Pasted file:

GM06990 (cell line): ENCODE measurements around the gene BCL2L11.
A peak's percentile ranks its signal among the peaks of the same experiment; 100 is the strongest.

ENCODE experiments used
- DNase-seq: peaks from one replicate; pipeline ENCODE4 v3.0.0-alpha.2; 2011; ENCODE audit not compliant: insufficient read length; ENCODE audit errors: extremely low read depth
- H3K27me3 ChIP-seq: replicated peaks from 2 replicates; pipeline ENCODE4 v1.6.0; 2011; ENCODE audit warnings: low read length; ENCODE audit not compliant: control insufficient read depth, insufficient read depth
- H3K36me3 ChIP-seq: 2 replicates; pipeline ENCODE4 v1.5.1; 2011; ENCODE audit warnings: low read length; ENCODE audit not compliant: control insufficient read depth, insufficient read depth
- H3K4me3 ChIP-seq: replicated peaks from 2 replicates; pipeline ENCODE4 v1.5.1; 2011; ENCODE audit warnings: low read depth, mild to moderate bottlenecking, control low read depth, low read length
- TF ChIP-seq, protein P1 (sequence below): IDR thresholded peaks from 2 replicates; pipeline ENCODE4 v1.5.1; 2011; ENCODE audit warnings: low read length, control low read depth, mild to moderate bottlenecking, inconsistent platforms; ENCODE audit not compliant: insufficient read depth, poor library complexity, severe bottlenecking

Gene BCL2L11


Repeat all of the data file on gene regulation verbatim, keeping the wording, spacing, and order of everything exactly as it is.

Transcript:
GM06990 (cell line): ENCODE measurements around the gene BCL2L11.
A peak's percentile ranks its signal among the peaks of the same experiment; 100 is the strongest.

ENCODE experiments used
- DNase-seq: peaks from one replicate; pipeline ENCODE4 v3.0.0-alpha.2; 2011; ENCODE audit not compliant: insufficient read length; ENCODE audit errors: extremely low read depth
- H3K27me3 ChIP-seq: replicated peaks from 2 replicates; pipeline ENCODE4 v1.6.0; 2011; ENCODE audit warnings: low read length; ENCODE audit not compliant: control insufficient read depth, insufficient read depth
- H3K36me3 ChIP-seq: 2 replicates; pipeline ENCODE4 v1.5.1; 2011; ENCODE audit warnings: low read length; ENCODE audit not compliant: control insufficient read depth, insufficient read depth
- H3K4me3 ChIP-seq: replicated peaks from 2 replicates; pipeline ENCODE4 v1.5.1; 2011; ENCODE audit warnings: low read depth, mild to moderate bottlenecking, control low read depth, low read length
- TF ChIP-seq, protein P1 (sequence below): IDR thresholded peaks from 2 replicates; pipeline ENCODE4 v1.5.1; 2011; ENCODE audit warnings: low read length, control low read depth, mild to moderate bottlenecking, inconsistent platforms; ENCODE audit not compliant: insufficient read depth, poor library complexity, severe bottlenecking

Gene BCL2L11